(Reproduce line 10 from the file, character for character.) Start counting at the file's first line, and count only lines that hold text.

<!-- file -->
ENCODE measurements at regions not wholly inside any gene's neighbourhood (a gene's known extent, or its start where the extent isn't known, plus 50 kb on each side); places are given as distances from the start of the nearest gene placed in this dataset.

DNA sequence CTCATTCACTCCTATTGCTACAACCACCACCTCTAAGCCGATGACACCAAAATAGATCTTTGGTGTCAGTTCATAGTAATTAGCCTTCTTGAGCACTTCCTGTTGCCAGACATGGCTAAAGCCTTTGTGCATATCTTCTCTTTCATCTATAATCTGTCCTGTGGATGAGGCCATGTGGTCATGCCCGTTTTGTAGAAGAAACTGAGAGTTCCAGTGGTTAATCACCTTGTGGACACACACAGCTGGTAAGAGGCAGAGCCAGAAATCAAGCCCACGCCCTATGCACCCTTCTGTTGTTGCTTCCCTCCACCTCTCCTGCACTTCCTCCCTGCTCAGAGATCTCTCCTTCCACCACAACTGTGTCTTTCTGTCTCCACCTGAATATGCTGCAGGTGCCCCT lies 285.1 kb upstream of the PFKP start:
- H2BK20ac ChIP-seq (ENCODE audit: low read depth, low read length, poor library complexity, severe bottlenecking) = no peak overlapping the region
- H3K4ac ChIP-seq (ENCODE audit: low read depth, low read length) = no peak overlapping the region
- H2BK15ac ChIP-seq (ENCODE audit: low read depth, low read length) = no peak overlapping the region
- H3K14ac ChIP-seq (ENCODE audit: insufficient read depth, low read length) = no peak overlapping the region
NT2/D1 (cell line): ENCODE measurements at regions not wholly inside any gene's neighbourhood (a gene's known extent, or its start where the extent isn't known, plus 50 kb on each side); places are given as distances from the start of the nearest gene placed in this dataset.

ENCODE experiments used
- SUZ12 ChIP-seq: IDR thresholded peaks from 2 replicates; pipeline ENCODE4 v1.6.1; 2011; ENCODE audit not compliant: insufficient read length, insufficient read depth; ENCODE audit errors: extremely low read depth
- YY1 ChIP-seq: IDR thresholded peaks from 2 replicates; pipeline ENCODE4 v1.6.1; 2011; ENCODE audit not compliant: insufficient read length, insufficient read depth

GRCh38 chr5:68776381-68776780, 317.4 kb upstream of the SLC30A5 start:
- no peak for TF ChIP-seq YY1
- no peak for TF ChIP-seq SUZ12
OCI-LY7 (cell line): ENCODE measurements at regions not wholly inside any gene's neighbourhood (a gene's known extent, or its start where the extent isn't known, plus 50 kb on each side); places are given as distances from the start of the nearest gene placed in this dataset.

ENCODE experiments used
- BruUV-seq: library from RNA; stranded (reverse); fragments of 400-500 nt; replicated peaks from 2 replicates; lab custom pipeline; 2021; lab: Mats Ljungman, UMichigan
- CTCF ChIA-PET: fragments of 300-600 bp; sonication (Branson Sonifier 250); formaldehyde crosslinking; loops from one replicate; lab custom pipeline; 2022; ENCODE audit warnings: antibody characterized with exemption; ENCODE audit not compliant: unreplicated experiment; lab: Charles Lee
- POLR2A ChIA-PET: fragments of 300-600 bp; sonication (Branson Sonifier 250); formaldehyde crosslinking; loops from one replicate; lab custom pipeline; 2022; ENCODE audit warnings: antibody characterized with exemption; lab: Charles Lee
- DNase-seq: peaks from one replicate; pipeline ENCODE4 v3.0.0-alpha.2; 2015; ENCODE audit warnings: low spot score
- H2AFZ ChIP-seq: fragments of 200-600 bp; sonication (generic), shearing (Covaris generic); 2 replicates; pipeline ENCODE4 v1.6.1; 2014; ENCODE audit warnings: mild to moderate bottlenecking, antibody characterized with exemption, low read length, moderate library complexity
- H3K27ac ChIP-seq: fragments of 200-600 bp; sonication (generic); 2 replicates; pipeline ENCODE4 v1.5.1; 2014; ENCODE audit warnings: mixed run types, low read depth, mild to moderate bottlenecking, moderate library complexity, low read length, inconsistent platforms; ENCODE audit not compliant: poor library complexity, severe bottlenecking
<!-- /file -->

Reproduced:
- YY1 ChIP-seq: IDR thresholded peaks from 2 replicates; pipeline ENCODE4 v1.6.1; 2011; ENCODE audit not compliant: insufficient read length, insufficient read depth